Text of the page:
Paging Old Git and Taz...sausage questiongreenspun.com : LUSENET : TimeBomb 2000 (Y2000) Preparation Forum : One Thread
One of you posted several months ago regarding Jimmy Dean sausage, and that it was bitter, if I remember correctly. I can't find the original post, and am stuck with 4 huge rolls of the stuff I bought before I saw the post. Question: was it really gross, or just not as tasty as one would like? I thought it might be okay for things like biscuits and gravy or nacho cheese dip, but not for heating and eating out of the jar it was canned in.
-- lvz (firstname.lastname@example.org), October 02, 1999
Doubt that it was Old Git. She's a vegetarian.
-- (email@example.com), October 02, 1999.
You're right. I forgot. I'm not even sure I saw it on TB2000, but I thought I'd give it a shot. It may even have been Wilferd?
-- lvz (firstname.lastname@example.org), October 02, 1999.
Any sausage will taste bitter after pressure canning IF it has sage in it -- the sage becomes bitter-flavored after pressure treatment. But, believe me, if you're hungry, it isn't that bad. I fixed up our home canned "bitter" sausage by just adding extra sage when I heated it up -- seemed to improve the flavor quite a bit (not so bitter)!
-- Anita Evangelista (email@example.com), October 02, 1999.
It was someone else that said their sausage was terrible. I had posed the question re JD sausage knowing it had sage in it. However, you can process it without canning it. Fry up the patties and pour hot oil/lard/fat on them as you layer in a jar. I use pint wide mouths. As long as their is no air and the fried patties are sealed in the lard, then put lid and ring on, they will keep forever. This is how they used to do it in the old days. This is still how they do it in lots of places. No air, the bacteria won't grow.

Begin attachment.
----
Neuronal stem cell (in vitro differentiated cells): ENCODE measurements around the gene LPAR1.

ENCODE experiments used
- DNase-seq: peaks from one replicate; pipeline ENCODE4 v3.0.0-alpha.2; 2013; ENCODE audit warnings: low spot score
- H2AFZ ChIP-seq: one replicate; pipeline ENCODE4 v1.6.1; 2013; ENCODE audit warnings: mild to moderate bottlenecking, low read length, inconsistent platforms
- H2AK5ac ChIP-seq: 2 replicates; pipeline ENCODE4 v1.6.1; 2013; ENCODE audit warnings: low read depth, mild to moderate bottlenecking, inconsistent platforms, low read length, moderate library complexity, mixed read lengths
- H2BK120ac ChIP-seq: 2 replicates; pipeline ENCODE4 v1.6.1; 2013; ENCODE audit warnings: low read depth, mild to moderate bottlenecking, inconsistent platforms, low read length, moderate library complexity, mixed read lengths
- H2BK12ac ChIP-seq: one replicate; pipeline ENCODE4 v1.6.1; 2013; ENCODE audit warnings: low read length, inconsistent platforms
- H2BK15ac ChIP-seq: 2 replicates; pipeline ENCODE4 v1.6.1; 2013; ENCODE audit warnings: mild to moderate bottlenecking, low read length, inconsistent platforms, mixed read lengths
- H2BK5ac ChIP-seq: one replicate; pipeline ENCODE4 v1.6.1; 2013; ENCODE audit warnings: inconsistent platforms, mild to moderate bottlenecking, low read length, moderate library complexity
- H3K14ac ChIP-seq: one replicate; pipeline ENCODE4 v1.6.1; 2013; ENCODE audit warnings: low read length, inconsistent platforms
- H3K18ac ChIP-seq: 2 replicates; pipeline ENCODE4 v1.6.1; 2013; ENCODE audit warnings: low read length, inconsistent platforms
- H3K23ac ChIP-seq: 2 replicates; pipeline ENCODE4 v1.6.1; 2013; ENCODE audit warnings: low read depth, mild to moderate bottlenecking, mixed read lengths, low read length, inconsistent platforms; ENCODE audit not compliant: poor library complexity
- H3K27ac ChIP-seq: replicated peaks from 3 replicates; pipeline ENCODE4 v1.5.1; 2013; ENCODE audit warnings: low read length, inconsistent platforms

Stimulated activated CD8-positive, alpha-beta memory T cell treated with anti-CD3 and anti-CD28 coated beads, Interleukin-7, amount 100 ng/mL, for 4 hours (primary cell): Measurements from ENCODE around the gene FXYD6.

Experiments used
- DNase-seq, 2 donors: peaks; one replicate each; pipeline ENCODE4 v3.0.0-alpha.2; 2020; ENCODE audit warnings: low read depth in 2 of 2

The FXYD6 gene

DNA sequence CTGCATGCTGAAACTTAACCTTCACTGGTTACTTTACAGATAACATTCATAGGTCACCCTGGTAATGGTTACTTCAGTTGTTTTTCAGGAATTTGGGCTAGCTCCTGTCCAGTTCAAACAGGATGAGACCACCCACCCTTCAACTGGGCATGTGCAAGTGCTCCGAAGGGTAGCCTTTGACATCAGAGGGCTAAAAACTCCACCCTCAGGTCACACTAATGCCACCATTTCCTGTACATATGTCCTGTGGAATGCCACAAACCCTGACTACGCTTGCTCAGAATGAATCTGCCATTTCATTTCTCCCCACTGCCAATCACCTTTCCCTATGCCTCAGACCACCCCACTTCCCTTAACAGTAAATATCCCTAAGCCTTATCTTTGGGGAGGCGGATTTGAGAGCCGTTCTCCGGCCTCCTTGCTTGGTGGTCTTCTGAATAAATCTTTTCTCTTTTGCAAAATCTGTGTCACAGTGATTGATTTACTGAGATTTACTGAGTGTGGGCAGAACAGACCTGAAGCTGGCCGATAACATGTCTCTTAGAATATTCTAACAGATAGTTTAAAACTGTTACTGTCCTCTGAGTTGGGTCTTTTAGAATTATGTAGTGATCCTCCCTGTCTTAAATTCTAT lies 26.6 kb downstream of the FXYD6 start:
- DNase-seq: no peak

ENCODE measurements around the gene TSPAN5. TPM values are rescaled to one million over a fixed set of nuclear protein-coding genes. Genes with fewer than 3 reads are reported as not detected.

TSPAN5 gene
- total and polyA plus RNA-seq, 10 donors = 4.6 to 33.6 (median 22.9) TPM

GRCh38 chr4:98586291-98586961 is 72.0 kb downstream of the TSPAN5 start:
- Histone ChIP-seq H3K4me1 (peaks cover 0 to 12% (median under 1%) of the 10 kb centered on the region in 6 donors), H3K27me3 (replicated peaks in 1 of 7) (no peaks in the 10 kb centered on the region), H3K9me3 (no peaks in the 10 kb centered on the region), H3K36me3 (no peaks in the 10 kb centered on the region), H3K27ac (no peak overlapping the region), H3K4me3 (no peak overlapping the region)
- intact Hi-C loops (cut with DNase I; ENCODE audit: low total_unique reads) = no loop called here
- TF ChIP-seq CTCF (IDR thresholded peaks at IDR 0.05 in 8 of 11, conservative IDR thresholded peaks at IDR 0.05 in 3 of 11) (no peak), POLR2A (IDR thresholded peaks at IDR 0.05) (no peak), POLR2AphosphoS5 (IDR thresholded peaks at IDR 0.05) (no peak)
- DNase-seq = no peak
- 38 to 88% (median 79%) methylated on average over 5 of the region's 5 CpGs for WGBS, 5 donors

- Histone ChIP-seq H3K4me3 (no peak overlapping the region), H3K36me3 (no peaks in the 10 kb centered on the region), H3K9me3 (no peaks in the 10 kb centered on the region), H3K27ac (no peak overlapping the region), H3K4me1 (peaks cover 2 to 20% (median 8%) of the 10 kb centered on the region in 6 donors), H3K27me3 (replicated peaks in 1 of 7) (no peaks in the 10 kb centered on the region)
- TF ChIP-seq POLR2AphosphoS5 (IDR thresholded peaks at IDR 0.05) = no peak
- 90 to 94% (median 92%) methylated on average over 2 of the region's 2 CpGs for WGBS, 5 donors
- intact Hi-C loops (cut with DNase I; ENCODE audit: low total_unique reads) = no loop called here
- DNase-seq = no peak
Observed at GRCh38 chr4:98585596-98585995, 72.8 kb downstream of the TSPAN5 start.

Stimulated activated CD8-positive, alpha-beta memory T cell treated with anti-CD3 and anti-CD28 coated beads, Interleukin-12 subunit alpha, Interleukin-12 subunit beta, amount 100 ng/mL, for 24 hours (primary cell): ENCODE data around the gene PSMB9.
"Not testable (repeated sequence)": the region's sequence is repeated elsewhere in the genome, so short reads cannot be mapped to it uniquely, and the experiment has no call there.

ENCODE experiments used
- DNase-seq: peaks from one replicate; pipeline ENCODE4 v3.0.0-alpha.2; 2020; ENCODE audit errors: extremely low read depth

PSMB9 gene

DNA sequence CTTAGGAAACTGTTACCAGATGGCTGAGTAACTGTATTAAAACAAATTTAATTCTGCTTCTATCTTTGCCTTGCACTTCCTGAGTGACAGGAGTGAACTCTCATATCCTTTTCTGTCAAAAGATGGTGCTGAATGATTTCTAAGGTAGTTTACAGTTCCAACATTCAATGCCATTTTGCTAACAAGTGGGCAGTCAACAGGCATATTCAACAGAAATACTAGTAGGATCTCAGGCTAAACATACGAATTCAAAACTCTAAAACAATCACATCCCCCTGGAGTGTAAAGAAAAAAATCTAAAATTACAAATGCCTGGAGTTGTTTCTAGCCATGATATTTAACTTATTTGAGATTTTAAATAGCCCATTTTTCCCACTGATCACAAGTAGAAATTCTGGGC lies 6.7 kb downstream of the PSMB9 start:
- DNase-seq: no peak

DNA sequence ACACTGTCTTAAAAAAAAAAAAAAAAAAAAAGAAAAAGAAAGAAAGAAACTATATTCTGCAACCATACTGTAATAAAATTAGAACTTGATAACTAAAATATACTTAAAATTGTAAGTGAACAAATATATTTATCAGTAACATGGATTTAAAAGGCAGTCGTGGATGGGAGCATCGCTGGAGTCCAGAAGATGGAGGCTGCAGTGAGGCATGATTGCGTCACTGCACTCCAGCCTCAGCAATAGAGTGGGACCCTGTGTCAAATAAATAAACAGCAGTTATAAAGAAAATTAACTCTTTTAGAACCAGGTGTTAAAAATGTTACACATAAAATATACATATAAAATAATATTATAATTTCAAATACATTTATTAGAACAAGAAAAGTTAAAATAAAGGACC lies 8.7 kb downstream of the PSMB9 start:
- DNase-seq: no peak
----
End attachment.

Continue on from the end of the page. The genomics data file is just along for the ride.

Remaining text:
-- Taz (Taz@aol.com), October 04, 1999.
If you want a backup, try the Country Breakfast from soybean.com. Go to their Y2K section and you can get a bucket of Country Breakfast for about $65--230 servings, something like that. There's also a trial package. It's a soybean sausage look-alike, but don't call it TVP--Lumen Foods insists their look-alikes are far superior to the usual TVP, and I agree! Lumen also has complete meals of stroganoff, spaghetti, goulash, chili, etc., for roughly the same price, packed in pails with oxy absorbers. I've been ordering from Lumen since about 1987/88 and have been very pleased with their products. Their regular non-Y2K line lasts over a year and their jerky is great stuff. For bargains, look at the "fines," misshapen pieces at half the regular price. Delivery is about three weeks on the Y2K line, no more than 10 days on their regular stuff.
-- Old Git (firstname.lastname@example.org), October 04, 1999.